It wasn’t a typical 911 call: last fall, a horseback rider wandered into Whitetail Woods Regional Park and became lost. Then his horse fell through a boardwalk and got stuck in the mud.
The caller reported his location using an eight-digit number found on a nearby trail post. First responders located him quickly and saved the horse, said Randy Knippel, geographic information system manager for Dakota County.
For Knippel, it’s a success story demonstrating the value of emergency location markers, a system he’s encouraged county parks to implement.
Two Dakota County parks are among the first in the state to be outfitted with the markers, blue signs that display eight numbers corresponding to a national grid system. They aim to help emergency responders find lost or endangered hikers more quickly by providing a precise, easy-to-understand location.
The emergency location markers use the U.S. National Grid, a coordinate system originally used by the military that’s gradually becoming more popular. Eventually, some mapping experts — like Knippel — believe the network should replace latitude and longitude in emergency situations.
“We’re on the leading edge when it comes to this,” said Steve Sullivan, Dakota County parks director.
The county installed the small blue signs on all trail intersection posts in Whitetail Woods when the park debuted in fall of 2014, and on 47 miles of trails in Lebanon Hills last September, said Knippel. Each sign costs $35, and affixes to existing trail posts. There are 17 in Whitetail Woods and 40 in Lebanon Hills. Next up is installing them on mountain bike trails, he said.
A handful of other cities have the signs in their parks. St. Paul’s Lilydale Park has them, a move spurred by the difficulty first responders had in finding children there during a 2013 landslide, he said.
For those advocating wider use of emergency location markers, the key to their usefulness is reliance on the U.S. National Grid, now also adopted by the Federal Emergency Management Agency (FEMA).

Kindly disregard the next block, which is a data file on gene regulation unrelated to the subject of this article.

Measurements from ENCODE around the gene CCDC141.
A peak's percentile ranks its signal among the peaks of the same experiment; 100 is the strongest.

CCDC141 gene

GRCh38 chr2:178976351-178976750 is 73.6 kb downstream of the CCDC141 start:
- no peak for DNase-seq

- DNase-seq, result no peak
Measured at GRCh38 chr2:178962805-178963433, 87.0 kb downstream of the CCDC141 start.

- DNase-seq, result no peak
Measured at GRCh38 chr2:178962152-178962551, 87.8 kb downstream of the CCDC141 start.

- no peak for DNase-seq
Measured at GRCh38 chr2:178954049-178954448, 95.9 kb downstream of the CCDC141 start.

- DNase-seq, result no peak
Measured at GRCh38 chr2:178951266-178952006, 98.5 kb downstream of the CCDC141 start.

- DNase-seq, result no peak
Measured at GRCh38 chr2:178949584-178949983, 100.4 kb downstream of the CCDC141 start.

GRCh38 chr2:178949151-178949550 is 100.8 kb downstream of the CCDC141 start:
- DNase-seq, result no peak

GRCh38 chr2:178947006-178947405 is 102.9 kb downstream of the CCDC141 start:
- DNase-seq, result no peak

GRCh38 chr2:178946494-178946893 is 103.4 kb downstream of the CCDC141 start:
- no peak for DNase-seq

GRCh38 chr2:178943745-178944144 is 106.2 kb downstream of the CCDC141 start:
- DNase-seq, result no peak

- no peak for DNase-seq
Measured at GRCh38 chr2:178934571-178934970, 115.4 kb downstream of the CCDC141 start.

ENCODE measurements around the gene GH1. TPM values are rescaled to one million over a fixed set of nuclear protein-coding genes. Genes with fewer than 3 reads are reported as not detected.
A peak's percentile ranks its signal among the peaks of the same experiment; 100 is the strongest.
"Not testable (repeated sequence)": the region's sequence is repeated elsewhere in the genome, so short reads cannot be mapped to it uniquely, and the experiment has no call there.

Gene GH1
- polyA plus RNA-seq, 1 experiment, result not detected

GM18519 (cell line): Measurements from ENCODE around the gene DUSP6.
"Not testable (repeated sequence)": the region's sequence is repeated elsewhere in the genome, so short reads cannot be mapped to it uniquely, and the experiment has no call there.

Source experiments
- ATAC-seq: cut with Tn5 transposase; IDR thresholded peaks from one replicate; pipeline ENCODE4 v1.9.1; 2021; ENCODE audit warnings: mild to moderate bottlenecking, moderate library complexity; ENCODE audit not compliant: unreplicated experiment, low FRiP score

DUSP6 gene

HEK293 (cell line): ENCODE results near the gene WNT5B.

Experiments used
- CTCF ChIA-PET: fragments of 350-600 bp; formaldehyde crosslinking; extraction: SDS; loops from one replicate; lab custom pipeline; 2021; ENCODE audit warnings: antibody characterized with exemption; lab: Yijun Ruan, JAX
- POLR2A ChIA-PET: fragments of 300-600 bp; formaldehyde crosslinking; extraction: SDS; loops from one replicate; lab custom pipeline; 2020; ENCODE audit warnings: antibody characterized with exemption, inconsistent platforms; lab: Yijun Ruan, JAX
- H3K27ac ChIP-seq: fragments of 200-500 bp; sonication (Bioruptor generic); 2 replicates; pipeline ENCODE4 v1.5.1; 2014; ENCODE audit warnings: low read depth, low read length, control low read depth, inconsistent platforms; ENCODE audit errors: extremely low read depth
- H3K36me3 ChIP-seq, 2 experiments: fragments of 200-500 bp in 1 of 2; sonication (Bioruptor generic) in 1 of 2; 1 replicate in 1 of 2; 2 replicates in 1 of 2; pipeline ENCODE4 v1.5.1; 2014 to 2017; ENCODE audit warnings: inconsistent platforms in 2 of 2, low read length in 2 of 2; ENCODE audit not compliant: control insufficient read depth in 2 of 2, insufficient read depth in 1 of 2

Longitude and latitude have been the standard in describing geographic location. But the system has flaws, said Knippel. With its minutes, seconds and decimal points, it can be confusing for someone unfamiliar with it.
The grid is straightforward, advocates say, and there are cellphone apps anyone can use to find their grid location if there are no signs.
“I think the great thing about the National Grid is it’s simple to read. If someone’s in trouble, they can read us a series of eight numbers and I know where they are … within 10 meters,” said Mark Erickson, chief of operations for South Metro Fire Department. His department has trained all first responders in the system, Erickson said. Dakota County special operations staff know it, too.
But will it catch on? Enthusiasm seems to be building slowly. “I hope it does,” said Erickson. “I think really to get it to catch on we really need the cellphone companies to use it as their standard data.”
Sara Butruff of Lakeville visited Whitetail Woods for the second time last weekend, but she usually hikes in Lebanon Hills.
“I didn’t really feel like you could get lost [here], but I think it’s actually brilliant,” she said.
But Stephen Olson is a skeptic. His family donated the land that’s now Whitetail Woods. If someone gets lost, they can always look up and use the flashing light atop a nearby radio transmitter as a landmark, he said.
“A compass is still the most useful way of finding your way around,” he said.